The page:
Inhalation is normally considered to be the main route by which chemicals can enter the body. Most industrial processes where chemicals are used will create airborne dust clouds or lead to the evolution of vapours and gases which are readily inhaled and then absorbed into the bloodstream via the respiratory system. However, in some cases there is a potential risk from absorption of substances through the skin following dermal exposure, usually due to direct contact with organic liquids but sometimes through absorption of vapours.
Assessing skin exposure isn’t easy. There are well established methods for estimating exposure to most common industrial chemicals by inhalation but there are a number of major difficulties involved in developing a good method for measuring uptake through the skin.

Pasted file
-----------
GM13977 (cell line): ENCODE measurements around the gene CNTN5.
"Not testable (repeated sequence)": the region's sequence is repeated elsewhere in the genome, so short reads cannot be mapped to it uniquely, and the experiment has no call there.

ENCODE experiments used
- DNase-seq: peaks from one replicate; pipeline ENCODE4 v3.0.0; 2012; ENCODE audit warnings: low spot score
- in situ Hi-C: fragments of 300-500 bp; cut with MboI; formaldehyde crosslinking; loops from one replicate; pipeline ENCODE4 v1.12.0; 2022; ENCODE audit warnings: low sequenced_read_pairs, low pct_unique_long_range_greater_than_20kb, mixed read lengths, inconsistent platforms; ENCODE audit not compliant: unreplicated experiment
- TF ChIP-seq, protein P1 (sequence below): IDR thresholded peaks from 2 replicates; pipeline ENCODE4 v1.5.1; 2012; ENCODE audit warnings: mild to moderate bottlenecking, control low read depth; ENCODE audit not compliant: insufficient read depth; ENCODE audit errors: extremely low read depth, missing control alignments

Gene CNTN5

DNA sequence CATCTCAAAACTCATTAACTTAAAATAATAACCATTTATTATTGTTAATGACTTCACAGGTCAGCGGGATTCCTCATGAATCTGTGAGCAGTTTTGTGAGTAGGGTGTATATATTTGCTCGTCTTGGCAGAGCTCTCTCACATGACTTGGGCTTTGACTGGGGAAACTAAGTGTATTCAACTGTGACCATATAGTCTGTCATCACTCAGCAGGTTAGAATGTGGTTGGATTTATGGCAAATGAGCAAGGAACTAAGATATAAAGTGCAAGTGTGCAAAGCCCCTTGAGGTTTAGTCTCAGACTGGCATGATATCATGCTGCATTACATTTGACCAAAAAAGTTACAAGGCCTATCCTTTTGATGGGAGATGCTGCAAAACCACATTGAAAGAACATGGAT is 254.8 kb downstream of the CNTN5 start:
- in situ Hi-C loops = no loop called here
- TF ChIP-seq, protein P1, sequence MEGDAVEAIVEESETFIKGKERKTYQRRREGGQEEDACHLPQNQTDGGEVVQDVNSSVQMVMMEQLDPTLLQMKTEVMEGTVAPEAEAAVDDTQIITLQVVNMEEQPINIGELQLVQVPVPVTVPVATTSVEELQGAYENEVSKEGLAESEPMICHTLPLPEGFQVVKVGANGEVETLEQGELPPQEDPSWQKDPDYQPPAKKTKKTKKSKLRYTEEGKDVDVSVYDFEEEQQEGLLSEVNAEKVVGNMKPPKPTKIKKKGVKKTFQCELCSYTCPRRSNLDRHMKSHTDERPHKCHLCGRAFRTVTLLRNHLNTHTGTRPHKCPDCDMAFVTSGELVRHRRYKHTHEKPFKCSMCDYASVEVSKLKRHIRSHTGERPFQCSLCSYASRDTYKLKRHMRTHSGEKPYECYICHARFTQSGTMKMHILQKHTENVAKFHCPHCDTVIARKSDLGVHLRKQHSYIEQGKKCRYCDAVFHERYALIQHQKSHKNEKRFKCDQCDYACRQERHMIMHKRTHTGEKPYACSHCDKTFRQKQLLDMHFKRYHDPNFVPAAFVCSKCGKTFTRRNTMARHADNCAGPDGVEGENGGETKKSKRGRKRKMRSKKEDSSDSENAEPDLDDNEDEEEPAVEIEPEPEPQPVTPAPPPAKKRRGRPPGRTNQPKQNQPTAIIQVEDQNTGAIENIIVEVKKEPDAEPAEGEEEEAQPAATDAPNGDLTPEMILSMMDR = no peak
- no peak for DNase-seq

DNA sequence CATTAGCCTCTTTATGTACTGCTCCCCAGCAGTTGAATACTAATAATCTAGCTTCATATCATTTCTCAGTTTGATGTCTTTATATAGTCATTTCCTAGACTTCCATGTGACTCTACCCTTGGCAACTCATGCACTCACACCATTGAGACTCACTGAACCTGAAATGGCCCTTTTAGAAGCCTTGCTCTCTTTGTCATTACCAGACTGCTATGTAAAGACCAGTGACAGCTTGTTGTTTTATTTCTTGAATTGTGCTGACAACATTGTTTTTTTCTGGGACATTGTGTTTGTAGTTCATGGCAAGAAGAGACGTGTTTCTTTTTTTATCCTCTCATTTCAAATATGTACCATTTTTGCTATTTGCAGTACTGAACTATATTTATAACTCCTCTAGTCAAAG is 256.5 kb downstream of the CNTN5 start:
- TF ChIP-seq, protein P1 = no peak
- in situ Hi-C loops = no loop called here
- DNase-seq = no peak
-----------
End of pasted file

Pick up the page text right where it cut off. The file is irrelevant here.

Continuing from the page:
Starting in 2003, a major International conference has been held devoted to the science of skin exposure to chemicals at work and from the environment. BOHS hosted the fourth conference in Edinburgh two years ago. The latest conference was held in Toronto, Canada at the beginning of June. One of the keynote presentations was given by John Cherrie of the Institute of Occupational Medicine, and a former president of the BOHS. He provided a good summary of the current state of knowledge on skin exposure assessment. His presentation has just been posted on Slideshare and can be viewed below.
Image from jelaga @ stock.xchng